Both the APA and NMHA called on the U.S. Congress to pass parity legislation immediately. "The interim report fails to address a fundamental problem with the mental health system today--equal access to insurance coverage for mental health treatment," Appelbaum said.
"We urge the commission to end our patchwork national policy on the coverage of treatment for mental illness," Appelbaum added. "The APA hopes any final commission report will provide real solutions to fix the current fragmented mental health delivery system, address the critical need to pass mental health parity legislation, provide adequate funding in the public health system, and increase the supply of psychiatrists in underserved areas."
Despite the criticisms, the interim report amounts to a scathing denunciation of the existing health care system, while singling out individual programs that show positive results.
"The Commission has found creative, community-based programs that begin to circumvent the barriers," the report stated. "These programs carry a track record of success in achieving desired outcomes. Our review indicates that the best results are often achieved despite--not because of--financing systems and bureaucracies that often create fragmentation instead of focus and reward dependency instead of recovery."
Underscoring the extent of the mental health care crisis in the United States, the commission found that approximately 5% to 9% of children--a similar percentage to the affected adult population--have a serious emotional disturbance, as defined by federal regulations.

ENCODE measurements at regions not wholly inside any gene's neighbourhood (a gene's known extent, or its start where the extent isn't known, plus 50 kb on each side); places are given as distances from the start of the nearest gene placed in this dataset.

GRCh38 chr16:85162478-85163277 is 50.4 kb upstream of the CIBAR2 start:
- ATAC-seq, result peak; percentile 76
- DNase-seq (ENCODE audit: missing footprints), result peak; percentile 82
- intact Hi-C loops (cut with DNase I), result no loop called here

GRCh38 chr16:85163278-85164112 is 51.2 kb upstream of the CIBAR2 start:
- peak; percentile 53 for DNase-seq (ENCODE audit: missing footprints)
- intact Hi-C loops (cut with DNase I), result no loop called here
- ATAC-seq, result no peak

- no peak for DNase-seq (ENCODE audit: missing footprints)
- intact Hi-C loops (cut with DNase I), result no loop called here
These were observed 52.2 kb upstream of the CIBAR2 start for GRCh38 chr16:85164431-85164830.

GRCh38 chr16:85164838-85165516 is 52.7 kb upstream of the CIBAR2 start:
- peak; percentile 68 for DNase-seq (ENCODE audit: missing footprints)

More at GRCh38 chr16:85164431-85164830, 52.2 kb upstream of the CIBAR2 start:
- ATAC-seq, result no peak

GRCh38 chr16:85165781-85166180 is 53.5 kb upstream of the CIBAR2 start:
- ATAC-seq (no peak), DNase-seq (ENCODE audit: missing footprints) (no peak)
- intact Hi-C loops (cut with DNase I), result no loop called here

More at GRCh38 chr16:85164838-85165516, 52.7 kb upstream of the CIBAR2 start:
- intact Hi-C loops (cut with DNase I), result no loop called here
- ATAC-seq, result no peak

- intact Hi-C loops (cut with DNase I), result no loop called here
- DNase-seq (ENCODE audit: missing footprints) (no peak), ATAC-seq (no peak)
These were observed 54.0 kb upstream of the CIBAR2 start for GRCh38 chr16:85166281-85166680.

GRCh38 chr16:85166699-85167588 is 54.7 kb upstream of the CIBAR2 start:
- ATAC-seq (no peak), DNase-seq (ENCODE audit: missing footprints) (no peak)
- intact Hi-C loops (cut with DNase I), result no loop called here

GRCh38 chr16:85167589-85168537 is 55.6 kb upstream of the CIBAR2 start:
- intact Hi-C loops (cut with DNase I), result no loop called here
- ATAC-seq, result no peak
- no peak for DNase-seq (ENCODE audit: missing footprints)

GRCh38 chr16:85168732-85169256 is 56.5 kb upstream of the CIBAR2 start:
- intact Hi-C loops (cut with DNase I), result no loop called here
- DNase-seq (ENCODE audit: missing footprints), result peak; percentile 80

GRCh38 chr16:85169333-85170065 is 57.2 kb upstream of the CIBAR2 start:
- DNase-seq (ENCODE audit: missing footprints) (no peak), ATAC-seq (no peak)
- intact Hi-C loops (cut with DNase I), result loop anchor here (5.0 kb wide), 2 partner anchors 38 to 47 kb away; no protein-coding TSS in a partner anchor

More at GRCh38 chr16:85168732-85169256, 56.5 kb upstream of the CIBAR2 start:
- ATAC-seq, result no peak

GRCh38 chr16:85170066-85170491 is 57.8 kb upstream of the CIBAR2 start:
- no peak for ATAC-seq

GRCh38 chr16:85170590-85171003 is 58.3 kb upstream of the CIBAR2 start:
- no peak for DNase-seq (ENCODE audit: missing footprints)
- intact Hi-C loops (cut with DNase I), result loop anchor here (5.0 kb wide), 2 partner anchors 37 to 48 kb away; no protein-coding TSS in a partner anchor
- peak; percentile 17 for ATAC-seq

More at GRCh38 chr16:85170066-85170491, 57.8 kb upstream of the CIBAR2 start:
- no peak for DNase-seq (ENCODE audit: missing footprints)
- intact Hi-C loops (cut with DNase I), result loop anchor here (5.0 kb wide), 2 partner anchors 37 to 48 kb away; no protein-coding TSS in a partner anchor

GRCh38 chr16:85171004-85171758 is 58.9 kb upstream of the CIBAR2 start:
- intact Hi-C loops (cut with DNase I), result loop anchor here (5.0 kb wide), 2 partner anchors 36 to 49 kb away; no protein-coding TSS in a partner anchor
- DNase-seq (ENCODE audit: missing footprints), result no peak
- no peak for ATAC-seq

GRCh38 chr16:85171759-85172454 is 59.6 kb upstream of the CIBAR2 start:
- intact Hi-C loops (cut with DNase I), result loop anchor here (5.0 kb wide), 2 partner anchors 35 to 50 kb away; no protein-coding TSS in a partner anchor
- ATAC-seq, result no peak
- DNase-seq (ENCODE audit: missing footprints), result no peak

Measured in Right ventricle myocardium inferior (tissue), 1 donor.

"The annual prevalence figures translate into millions of adults and children disabled by mental illness," the commission stated, quoting a 2001 World Health Organization study. "The disability toll can be quantified in a way that cannot be ignored: when compared to all other diseases [such as cancer and heart disease], mental illness ranks first in terms of causing disability in the United States, Canada, and Western Europe."
Yet, the commission found, "About one out of every two people who needs mental health treatment does not receive it ... For ethnic and racial minorities, the rate of treatment is even lower than that for the general population, and the quality of care is poorer."
The commission identified what it called five barriers that needlessly impede access to care within the mental health system. Those barriers are:
- Fragmentation and gaps in care for children
- Fragmentation and gaps in care for adults with serious mental illness
- High unemployment and disability for people with serious mental illness
- Older adults with mental illness are not receiving care
- Mental health and suicide prevention are not yet national priorities